Stimulus-driven brain-computer interfaces (BCIs), such as the P300 speller, rely on using a sequence of sensory stimuli to elicit specific neural responses as control signals, while a user attends to relevant target stimuli that occur within the sequence. In current BCIs, the stimulus presentation schedule is typically generated in a pseudo-random fashion. Given the non-stationarity of brain electrical signals, a better strategy could be to adapt the stimulus presentation schedule in real-time by selecting the optimal stimuli that will maximize the signal-to-noise ratios of the elicited neural responses and provide the most information about the user's intent based on the uncertainties of the data being measured. However, the high-dimensional stimulus space limits the development of algorithms with tractable solutions for optimized stimulus selection to allow for real-time decision-making within the stringent time requirements of BCI processing. We derive a simple analytical solution of an information-based objective function for BCI stimulus selection by transforming the high-dimensional stimulus space into a one-dimensional space that parameterizes the objective function - the prior probability mass of the stimulus under consideration, irrespective of its contents.
Intracortical brain-computer interfaces (iBCIs) have allowed people with tetraplegia to control a computer cursor by imagining the movement of their paralyzed arm or hand. State-of-the-art decoders deployed in human iBCIs are derived from a Kalman filter that assumes Markov dynamics on the angle of intended movement, and a unimodal dependence on intended angle for each channel of neural activity. Due to errors made in the decoding of noisy neural data, as a user attempts to move the cursor to a goal, the angle between cursor and goal positions may change rapidly. We propose a dynamic Bayesian network that includes the on-screen goal position as part of its latent state, and thus allows the person's intended angle of movement to be aggregated over a much longer history of neural activity. This multiscale model explicitly captures the relationship between instantaneous angles of motion and long-term goals, and incorporates semi-Markov dynamics for motion trajectories.
Steady-state visual evoked potentials (SSVEP) brain-computer interface (BCI) provides reliable responses leading to high accuracy and information throughput. But achieving high accuracy typically requires a relatively long time window of one second or more. Various methods were proposed to improve sub-second response accuracy through subject-specific training and calibration. Substantial performance improvements were achieved with tedious calibration and subject-specific training; resulting in the user's discomfort. So, we propose a training-free method by combining spatial-filtering and temporal alignment (CSTA) to recognize SSVEP responses in sub-second response time. CSTA exploits linear correlation and non-linear similarity between steady-state responses and stimulus templates with complementary fusion to achieve desirable performance improvements. We evaluated the performance of CSTA in terms of accuracy and Information Transfer Rate (ITR) in comparison with both training-based and training-free methods using two SSVEP data-sets. We observed that CSTA achieves the maximum mean accuracy of 97.43$\pm$2.26 % and 85.71$\pm$13.41 % with four-class and forty-class SSVEP data-sets respectively in sub-second response time in offline analysis. CSTA yields significantly higher mean performance (p<0.001) than the training-free method on both data-sets. Compared with training-based methods, CSTA shows 29.33$\pm$19.65 % higher mean accuracy with statistically significant differences in time window less than 0.5 s. In longer time windows, CSTA exhibits either better or comparable performance though not statistically significantly better than training-based methods. We show that the proposed method brings advantages of subject-independent SSVEP classification without requiring training while enabling high target recognition performance in sub-second response time.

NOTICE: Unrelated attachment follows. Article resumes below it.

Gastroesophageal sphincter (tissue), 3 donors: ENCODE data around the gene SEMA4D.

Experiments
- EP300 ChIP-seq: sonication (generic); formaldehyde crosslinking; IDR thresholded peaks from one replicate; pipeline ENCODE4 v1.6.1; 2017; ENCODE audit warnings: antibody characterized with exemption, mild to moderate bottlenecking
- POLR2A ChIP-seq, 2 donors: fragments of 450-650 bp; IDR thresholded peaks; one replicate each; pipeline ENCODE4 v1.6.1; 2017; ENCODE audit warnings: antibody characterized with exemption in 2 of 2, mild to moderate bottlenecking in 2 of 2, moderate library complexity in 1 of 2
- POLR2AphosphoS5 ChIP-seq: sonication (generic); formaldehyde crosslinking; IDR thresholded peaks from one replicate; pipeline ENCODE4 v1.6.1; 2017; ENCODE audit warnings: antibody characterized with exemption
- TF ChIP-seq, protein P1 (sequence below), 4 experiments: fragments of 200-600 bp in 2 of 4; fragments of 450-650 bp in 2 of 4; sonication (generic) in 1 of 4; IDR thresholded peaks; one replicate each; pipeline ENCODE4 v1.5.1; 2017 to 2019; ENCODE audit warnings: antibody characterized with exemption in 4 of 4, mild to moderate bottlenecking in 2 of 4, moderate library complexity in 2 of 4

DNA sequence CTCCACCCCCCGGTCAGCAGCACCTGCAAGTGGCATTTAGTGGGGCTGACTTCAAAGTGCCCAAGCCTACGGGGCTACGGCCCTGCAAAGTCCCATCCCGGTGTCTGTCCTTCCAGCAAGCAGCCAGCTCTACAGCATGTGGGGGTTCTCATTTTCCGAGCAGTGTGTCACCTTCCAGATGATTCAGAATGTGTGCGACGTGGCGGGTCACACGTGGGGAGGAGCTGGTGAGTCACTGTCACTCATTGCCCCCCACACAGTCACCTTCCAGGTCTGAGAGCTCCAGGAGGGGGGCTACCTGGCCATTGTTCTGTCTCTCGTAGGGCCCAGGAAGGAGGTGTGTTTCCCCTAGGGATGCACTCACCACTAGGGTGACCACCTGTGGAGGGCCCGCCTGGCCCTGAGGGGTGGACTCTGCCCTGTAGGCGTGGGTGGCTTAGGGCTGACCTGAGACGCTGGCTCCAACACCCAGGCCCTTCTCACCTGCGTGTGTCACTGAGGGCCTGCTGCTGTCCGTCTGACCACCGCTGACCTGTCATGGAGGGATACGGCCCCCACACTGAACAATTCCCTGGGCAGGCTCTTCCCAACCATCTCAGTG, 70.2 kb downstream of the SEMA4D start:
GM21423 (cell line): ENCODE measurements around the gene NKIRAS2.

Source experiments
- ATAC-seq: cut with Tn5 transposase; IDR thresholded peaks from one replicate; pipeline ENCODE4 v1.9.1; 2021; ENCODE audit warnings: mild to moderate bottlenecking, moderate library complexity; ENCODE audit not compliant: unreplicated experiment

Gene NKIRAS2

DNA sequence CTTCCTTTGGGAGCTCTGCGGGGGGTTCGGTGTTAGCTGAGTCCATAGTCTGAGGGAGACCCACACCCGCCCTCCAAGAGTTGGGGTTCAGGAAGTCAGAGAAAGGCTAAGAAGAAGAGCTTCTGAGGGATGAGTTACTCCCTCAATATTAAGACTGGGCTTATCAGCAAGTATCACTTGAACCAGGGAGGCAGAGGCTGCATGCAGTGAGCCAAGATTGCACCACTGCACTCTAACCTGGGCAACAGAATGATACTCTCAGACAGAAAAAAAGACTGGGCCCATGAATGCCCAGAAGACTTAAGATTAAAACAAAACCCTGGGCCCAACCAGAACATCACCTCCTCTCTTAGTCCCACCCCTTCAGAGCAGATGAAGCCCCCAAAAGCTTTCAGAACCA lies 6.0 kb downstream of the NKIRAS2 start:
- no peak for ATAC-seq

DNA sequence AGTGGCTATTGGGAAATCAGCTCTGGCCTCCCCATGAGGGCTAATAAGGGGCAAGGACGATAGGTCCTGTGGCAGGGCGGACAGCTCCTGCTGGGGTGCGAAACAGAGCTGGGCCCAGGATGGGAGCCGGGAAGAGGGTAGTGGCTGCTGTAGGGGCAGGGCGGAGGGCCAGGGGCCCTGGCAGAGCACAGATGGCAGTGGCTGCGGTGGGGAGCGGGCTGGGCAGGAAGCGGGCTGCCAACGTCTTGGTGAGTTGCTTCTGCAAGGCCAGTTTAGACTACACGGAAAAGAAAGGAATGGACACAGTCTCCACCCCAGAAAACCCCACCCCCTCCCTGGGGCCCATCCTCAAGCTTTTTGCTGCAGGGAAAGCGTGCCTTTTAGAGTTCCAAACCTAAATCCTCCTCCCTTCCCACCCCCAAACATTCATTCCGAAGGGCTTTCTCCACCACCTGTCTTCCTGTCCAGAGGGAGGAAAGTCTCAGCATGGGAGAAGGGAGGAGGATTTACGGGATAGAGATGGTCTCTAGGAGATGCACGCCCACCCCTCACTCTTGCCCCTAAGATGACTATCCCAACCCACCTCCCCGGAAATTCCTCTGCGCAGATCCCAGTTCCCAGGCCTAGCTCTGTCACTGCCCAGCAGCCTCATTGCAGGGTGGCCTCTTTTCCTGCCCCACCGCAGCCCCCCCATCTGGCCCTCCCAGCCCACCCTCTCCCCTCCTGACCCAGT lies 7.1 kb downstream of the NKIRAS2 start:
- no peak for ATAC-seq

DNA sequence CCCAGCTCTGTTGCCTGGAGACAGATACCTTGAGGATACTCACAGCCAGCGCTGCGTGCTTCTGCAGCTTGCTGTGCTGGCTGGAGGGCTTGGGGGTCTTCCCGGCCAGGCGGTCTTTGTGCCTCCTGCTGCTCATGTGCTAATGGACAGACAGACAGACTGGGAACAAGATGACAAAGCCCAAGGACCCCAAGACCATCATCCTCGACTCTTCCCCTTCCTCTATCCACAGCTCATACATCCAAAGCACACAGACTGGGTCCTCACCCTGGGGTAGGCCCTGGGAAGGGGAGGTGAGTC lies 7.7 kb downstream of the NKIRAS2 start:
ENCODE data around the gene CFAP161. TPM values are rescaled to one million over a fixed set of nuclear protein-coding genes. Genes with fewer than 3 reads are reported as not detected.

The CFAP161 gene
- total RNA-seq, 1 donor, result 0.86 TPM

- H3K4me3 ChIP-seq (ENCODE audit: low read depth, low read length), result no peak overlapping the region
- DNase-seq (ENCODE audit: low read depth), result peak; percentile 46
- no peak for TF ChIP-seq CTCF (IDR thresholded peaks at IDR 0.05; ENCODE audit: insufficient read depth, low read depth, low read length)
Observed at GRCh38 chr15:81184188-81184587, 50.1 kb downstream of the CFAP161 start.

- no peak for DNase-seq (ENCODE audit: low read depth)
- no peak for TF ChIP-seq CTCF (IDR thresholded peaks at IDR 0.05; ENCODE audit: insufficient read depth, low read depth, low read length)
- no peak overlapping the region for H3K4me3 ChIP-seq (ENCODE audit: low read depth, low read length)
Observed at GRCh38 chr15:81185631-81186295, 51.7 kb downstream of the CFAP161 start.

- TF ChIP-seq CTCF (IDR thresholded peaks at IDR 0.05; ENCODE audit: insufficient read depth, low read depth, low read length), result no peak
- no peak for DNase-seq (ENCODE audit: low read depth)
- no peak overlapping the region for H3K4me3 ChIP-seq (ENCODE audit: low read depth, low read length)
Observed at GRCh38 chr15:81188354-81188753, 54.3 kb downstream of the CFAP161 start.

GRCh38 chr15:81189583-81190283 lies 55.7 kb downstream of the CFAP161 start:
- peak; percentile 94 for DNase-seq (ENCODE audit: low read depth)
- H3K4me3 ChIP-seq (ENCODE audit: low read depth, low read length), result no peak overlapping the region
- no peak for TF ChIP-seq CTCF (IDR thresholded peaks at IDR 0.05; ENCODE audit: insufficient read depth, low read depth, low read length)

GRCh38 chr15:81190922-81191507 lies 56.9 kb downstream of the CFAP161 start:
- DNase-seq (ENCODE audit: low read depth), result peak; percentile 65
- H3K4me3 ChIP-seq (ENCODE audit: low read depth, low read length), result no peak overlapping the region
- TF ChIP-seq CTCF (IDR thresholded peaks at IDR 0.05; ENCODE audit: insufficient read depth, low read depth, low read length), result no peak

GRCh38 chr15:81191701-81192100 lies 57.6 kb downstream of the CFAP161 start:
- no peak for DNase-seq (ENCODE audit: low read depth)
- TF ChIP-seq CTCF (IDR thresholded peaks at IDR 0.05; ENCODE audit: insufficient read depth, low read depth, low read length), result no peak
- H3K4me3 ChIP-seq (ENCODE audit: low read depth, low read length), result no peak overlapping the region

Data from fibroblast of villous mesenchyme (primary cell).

NextMind is developing a brain-computer interface that translates signals from the visual cortex into digital commands. We tried NextMind's device, which lets you input commands into computers and AR/VR headsets with your visual attention. Eventually, the Paris-based startup wants to let you do the same with your visual imagination. We spoke with NextMind CEO Sid Kouider ahead of CES 2020, where his company is unveiling a dev kit shipping to select developers and partners this month for $399. After the early access period, a second limited run (waitlist) of dev kits will begin shipping in Q2 2020. NextMind is part of a growing number of startups building noninvasive neural interfaces that rely on machine learning algorithms. In September 2019, Facebook acquired Ctrl-labs, which was developing an electromyography wristband that translates musculoneural signals into machine-interpretable commands. NextMind is also developing a noninvasive device, but it's an electroencephalogram (EEG) worn on the back of your head, where your brain's visual cortex is located. "We are really focalizing directly on the cortex," Kouider told VentureBeat.